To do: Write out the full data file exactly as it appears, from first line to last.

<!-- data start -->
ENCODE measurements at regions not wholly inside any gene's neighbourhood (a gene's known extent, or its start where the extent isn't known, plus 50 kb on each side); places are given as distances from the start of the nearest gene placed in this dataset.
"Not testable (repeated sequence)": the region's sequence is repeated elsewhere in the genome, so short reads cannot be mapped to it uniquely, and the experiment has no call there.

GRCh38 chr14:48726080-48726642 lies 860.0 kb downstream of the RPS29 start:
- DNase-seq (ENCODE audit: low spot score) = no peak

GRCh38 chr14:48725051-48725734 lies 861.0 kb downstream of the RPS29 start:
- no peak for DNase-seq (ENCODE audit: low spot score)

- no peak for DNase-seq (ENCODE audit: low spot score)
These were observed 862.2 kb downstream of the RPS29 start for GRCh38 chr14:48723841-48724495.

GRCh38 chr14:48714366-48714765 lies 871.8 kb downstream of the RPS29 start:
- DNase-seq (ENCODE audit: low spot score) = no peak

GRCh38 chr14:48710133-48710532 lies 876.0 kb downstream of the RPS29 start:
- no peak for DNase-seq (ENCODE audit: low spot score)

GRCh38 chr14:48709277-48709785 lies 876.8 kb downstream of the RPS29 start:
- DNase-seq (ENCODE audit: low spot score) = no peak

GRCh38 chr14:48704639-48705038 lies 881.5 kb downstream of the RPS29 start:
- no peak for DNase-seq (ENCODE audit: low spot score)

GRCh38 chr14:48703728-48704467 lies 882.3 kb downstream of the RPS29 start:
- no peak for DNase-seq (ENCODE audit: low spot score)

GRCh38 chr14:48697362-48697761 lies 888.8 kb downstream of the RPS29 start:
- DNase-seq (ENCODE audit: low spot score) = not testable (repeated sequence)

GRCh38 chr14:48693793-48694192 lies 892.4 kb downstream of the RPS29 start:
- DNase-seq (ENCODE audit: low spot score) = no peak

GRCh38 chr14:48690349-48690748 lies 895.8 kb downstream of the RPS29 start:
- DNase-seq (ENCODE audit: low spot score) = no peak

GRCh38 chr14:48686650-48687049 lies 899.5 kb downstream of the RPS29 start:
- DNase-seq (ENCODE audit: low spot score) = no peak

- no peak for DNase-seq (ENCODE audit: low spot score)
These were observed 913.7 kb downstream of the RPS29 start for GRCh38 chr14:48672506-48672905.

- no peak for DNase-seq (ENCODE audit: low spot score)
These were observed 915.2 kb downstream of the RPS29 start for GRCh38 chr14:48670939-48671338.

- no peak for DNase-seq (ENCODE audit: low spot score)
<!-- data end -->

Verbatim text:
ENCODE measurements at regions not wholly inside any gene's neighbourhood (a gene's known extent, or its start where the extent isn't known, plus 50 kb on each side); places are given as distances from the start of the nearest gene placed in this dataset.
"Not testable (repeated sequence)": the region's sequence is repeated elsewhere in the genome, so short reads cannot be mapped to it uniquely, and the experiment has no call there.

GRCh38 chr14:48726080-48726642 lies 860.0 kb downstream of the RPS29 start:
- DNase-seq (ENCODE audit: low spot score) = no peak

GRCh38 chr14:48725051-48725734 lies 861.0 kb downstream of the RPS29 start:
- no peak for DNase-seq (ENCODE audit: low spot score)

- no peak for DNase-seq (ENCODE audit: low spot score)
These were observed 862.2 kb downstream of the RPS29 start for GRCh38 chr14:48723841-48724495.

GRCh38 chr14:48714366-48714765 lies 871.8 kb downstream of the RPS29 start:
- DNase-seq (ENCODE audit: low spot score) = no peak

GRCh38 chr14:48710133-48710532 lies 876.0 kb downstream of the RPS29 start:
- no peak for DNase-seq (ENCODE audit: low spot score)

GRCh38 chr14:48709277-48709785 lies 876.8 kb downstream of the RPS29 start:
- DNase-seq (ENCODE audit: low spot score) = no peak

GRCh38 chr14:48704639-48705038 lies 881.5 kb downstream of the RPS29 start:
- no peak for DNase-seq (ENCODE audit: low spot score)

GRCh38 chr14:48703728-48704467 lies 882.3 kb downstream of the RPS29 start:
- no peak for DNase-seq (ENCODE audit: low spot score)

GRCh38 chr14:48697362-48697761 lies 888.8 kb downstream of the RPS29 start:
- DNase-seq (ENCODE audit: low spot score) = not testable (repeated sequence)

GRCh38 chr14:48693793-48694192 lies 892.4 kb downstream of the RPS29 start:
- DNase-seq (ENCODE audit: low spot score) = no peak

GRCh38 chr14:48690349-48690748 lies 895.8 kb downstream of the RPS29 start:
- DNase-seq (ENCODE audit: low spot score) = no peak

GRCh38 chr14:48686650-48687049 lies 899.5 kb downstream of the RPS29 start:
- DNase-seq (ENCODE audit: low spot score) = no peak

- no peak for DNase-seq (ENCODE audit: low spot score)
These were observed 913.7 kb downstream of the RPS29 start for GRCh38 chr14:48672506-48672905.

- no peak for DNase-seq (ENCODE audit: low spot score)
These were observed 915.2 kb downstream of the RPS29 start for GRCh38 chr14:48670939-48671338.

- no peak for DNase-seq (ENCODE audit: low spot score)